We crossed the river and eased up toward where a small stream came in. I was informed this little stream stayed cold and fish often lay just below the inflow. Sure enough there was a large shape in the right place. I set up with a ranging cast, stripped off the necessary line to reach the fish an dropped the #14 black parachute just above it. Owner of wonders it rose and took and more amazingly, I timed the strike just right and didn’t panic when a very long fish thrashed about. Sadly it didn’t fight much but I carefully guided it into the net in only a couple of minutes. I couldn’t believe it was so long, 73 cm! It would have been a magnificent fish in its prime but without a recent mouse year it was thin and barely 6 pounds. Impressive nonetheless.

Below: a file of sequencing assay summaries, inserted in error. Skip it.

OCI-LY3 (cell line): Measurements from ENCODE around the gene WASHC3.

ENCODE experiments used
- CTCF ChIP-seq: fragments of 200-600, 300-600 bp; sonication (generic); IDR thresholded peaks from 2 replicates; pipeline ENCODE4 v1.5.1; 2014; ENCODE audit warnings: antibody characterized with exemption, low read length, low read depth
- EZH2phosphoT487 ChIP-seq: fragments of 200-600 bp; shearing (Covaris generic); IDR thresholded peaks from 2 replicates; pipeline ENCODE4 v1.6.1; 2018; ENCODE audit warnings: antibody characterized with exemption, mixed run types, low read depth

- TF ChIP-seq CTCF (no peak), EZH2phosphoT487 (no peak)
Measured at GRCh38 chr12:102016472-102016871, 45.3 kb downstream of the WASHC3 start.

We released him to get the chance to relive his former greatness.


We then walked to the inflowing stream and the guide spotted a fish in a turbulent bit on the upstream side. Many drifts and two fly changes later and it swam off. It just wasn’t interested. The next 50 yards was a series of feeding slots in amongst large rocks or bedrock. We switched back (let’s be honest here…the guide made the decision, I was the compliant client) to a dry and I had a swipe and a mis by a 2-3 pounder that looked nice and fat. We continued on up past the section without seeing a decent fish. The next sighted fish was in relatively shallow water and a ranging cast to judge distance before dropping the Cocktail dress fly (ply them with bling) a foot ahead worked a treat and the fish took first drift. A nice fish of about 4 pounds. Amazingly the next fish went the same way. Spot the fish, do a ranging cast, watch the fish take on the first drift, set the hook and land a 4 pounder.